A few Sundays ago, I was still wearing my grey South Dakota football t-shirt and my plaid pajama pants at 11:00am, like I am sometimes. I padded out into the kitchen from the bedroom where I had been reading William Faulkner. I had gone to Walmart the day before—yes on a Saturday, brave—and bought a scouring pad. I’d never bought a scouring pad before, never needed one, but I had burned blackness onto the bottom of my favorite red saucepan while making Easy No-Bake Cookies. I didn’t know what to do, so I bought a scouring pad. On the package, it said it might scratch the pan, but I had to try. And so I turned on “The Freewheelin’ Bob Dylan,” and in my pajamas, I carefully started to work on the pan, scraping away little by little the black crust. It took a long time, but I could see the water in the bottom of the pan darken. I didn’t get very far before I got tired and I started scratching the surface off the bottom of the pan. I didn’t know what to do, but I kept scratching, Dylan’s early folk music playing in the background as I worked diligently, maybe as to the Lord even.
Recently, I saw a former professor play some banjo tunes for the community, happily packed together and stifling in a small former-house-turned-coffee-establishment in a familiar town in Oregon. Afterwards, I watched him coil cords and take down mic stands in his deliberate way, as we talked about Faulkner and O’Conner, the classes he’ll teach, the classes I’ll take. I said I hadn’t found a church yet—no Quakers in Waco, quite a few Baptists—and Bill said, “Maybe now’s the time for you to be Catholic for a while.” I smiled, and he smiled, but we stopped talking for a moment to recognize that we were both serious: he in his suggestion, me in my consideration.
A few Sundays ago, I went to a cool church filled with cool college students wearing cool college church clothes. There was a DJ before the service, providing the pre-church warm-up music. A real DJ, with a crate under his turntable and the headphones, and everything. He was scratching or whatever it was DJs do. I almost laughed out loud when I saw him, because at my old church there used to be a brass band that played before the service, or sometimes handbells. But now, I was at a church with a DJ. A slide flashed behind the DJ that said, “It might get loud. Earplugs available at the welcome center.” Are you still worshipping if you can’t hear the songs through the earplugs? What if the melody is so indeterminable that you just stand there, while the rock band plays away, with no thought for you following along? What are the rules to this? After the rock band finished, there was blessed silence, purposeful silence, just like I was used to and remember and crave. It ended far before I was ready to move on.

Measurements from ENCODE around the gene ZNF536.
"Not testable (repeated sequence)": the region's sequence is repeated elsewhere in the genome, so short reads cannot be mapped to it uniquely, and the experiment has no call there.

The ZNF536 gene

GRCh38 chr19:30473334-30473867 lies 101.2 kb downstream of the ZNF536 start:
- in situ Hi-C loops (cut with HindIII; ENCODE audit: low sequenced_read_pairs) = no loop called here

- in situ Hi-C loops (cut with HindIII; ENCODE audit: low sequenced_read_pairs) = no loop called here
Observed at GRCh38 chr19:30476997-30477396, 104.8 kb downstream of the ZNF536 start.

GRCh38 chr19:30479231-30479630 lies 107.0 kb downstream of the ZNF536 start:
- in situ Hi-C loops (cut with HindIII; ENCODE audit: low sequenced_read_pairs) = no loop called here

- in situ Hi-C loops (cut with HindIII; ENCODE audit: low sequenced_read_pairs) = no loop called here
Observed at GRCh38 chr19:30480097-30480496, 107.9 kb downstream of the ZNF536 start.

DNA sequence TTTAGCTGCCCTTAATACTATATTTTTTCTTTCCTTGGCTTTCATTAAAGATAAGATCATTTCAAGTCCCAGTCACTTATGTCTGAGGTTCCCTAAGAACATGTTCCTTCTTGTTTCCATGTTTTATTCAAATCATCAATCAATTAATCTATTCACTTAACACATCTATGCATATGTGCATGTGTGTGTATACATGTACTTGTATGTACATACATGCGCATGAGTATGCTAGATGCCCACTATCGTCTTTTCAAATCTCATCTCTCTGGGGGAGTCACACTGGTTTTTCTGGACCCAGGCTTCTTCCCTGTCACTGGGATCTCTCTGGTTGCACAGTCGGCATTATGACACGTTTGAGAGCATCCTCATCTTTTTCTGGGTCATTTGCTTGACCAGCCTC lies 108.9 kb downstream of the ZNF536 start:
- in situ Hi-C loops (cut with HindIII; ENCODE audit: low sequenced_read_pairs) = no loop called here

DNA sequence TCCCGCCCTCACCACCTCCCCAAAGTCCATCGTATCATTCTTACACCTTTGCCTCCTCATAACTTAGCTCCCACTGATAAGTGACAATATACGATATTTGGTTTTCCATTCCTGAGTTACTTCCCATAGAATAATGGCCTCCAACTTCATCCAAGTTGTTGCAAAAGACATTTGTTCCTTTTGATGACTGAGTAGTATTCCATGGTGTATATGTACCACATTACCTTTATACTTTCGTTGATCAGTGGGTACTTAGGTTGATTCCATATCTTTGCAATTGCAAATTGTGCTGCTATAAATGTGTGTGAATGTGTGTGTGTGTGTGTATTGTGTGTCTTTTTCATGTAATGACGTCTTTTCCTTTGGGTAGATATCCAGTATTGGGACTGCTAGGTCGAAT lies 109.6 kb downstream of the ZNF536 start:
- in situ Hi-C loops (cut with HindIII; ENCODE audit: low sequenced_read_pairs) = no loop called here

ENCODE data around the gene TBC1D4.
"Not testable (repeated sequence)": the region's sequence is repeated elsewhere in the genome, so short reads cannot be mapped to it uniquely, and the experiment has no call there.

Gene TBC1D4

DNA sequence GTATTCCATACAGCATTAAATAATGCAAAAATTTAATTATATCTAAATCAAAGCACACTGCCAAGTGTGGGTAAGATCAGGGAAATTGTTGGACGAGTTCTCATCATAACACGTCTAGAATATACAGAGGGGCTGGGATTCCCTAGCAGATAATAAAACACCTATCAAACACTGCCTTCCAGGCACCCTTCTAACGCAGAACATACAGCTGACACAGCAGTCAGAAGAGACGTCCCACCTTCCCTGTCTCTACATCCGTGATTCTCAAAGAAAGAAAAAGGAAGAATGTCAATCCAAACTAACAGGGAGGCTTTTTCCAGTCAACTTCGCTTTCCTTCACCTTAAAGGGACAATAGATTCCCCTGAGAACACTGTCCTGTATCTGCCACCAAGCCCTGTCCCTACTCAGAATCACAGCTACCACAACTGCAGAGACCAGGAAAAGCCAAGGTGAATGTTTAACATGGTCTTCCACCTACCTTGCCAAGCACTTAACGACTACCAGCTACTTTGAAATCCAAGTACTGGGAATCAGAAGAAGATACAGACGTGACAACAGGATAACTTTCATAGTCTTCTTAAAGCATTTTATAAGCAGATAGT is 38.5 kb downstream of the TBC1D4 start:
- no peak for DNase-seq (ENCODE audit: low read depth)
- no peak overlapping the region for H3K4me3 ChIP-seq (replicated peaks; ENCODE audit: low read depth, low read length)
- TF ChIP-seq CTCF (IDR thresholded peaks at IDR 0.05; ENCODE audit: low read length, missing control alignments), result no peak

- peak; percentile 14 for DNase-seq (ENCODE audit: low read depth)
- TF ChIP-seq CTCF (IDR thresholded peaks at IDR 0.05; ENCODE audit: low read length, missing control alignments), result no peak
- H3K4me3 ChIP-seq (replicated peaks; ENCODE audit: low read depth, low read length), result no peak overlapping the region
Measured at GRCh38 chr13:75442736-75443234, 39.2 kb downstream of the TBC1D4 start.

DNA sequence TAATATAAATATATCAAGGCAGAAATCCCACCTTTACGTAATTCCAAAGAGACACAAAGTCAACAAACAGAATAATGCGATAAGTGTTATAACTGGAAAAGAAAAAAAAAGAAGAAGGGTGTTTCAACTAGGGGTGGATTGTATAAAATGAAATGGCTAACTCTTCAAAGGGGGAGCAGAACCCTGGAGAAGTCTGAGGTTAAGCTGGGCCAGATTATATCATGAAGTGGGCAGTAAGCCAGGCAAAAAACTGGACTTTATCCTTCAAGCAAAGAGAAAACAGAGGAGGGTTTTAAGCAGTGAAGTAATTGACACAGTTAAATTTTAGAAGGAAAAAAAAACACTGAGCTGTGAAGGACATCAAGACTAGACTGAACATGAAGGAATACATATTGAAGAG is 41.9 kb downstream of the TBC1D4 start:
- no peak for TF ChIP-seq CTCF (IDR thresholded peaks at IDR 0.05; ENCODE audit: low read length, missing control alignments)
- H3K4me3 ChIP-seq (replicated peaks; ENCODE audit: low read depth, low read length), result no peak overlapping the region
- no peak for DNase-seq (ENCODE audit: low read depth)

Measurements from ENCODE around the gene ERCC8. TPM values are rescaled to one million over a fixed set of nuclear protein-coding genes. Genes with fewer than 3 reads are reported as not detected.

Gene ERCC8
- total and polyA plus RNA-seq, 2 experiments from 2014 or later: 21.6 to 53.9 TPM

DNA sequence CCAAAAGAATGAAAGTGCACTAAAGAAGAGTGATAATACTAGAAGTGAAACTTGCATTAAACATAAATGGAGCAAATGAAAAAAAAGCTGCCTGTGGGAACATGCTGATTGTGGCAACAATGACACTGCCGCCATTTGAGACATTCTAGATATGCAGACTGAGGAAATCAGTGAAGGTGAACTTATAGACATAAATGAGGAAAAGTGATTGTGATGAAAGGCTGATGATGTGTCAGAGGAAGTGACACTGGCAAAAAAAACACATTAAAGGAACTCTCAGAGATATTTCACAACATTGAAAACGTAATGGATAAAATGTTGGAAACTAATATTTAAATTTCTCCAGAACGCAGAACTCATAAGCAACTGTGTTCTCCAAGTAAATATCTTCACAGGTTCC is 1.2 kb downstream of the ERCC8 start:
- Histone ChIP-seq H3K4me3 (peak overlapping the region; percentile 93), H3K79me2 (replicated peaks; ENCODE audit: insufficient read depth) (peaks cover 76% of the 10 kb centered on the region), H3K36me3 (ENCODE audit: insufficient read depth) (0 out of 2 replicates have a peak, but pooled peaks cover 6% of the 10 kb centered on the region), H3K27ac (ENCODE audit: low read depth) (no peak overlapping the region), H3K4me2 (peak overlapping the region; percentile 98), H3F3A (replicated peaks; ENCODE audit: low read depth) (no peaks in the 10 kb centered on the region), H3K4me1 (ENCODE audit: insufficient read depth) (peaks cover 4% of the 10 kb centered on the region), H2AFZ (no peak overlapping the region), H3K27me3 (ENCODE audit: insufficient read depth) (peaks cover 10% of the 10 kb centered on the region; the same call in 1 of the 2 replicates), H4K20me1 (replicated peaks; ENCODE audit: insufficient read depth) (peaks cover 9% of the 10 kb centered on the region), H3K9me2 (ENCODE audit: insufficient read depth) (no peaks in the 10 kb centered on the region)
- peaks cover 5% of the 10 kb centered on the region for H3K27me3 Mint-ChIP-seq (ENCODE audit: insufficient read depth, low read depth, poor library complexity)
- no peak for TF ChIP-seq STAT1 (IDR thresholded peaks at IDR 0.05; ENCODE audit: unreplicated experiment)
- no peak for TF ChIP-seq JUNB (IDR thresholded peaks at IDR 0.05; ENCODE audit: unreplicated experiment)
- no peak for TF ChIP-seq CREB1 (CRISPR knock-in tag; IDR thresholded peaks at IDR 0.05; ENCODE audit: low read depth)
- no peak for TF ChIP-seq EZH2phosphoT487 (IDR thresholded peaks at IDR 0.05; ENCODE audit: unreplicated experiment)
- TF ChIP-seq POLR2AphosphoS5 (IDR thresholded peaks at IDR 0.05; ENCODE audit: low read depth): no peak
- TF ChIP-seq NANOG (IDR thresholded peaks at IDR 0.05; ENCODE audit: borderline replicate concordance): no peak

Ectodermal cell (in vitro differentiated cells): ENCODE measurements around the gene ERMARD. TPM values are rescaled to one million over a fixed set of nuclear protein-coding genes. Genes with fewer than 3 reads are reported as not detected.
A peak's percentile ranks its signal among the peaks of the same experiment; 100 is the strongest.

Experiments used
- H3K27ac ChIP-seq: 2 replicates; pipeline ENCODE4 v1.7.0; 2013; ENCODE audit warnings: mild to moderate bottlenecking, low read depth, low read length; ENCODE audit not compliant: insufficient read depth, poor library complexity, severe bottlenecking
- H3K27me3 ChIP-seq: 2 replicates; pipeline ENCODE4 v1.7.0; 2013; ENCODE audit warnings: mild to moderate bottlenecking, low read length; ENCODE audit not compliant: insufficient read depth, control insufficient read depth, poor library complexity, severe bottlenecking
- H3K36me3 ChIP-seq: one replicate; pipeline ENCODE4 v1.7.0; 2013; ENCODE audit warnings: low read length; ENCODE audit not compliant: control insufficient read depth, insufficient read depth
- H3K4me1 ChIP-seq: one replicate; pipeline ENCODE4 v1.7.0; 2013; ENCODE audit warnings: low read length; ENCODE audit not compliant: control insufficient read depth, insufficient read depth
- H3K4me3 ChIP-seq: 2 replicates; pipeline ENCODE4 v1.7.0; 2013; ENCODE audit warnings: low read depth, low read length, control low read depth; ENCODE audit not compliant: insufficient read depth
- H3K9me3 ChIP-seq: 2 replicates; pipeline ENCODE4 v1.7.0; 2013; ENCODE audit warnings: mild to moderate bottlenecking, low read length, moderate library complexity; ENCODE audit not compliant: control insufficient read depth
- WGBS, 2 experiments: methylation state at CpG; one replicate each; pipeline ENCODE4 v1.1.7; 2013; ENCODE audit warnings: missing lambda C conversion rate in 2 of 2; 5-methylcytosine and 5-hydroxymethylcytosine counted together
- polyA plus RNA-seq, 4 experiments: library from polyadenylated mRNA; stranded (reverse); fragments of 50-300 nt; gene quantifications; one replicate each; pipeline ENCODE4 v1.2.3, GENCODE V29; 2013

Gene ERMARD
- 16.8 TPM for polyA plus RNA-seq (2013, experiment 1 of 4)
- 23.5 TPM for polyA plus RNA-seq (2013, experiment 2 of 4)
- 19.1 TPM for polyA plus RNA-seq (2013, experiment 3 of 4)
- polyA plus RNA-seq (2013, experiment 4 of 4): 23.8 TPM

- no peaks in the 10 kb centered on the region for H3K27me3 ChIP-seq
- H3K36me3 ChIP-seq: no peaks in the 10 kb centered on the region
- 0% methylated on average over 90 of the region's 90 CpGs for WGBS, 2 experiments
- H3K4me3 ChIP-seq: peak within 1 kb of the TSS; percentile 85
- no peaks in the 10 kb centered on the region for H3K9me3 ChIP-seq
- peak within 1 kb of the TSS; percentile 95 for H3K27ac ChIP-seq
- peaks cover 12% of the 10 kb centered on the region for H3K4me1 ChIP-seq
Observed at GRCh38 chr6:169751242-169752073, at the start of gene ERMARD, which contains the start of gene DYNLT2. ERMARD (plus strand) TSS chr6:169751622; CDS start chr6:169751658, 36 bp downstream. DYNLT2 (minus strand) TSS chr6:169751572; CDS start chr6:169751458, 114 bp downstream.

I talked to a pastor who I love in Oregon in a downtown coffee shop after Christmas. In his gentle way, Gregg asked me hard questions and I communicated my experiences and my hopes and my fears. We were sitting near the window, where we could see the streets of the town I know so well. He leaned over the table and said to me, “The work that was begun in you at Newberg Friends did not stay here when you left. You took it with you. You still have it.” I knew what work he was talking about: the work of finding a place as a woman in the church, the work of finding a voice as a quiet soul with something to say, the work of hearing God speaking to the larger church in ways profound and unsettling.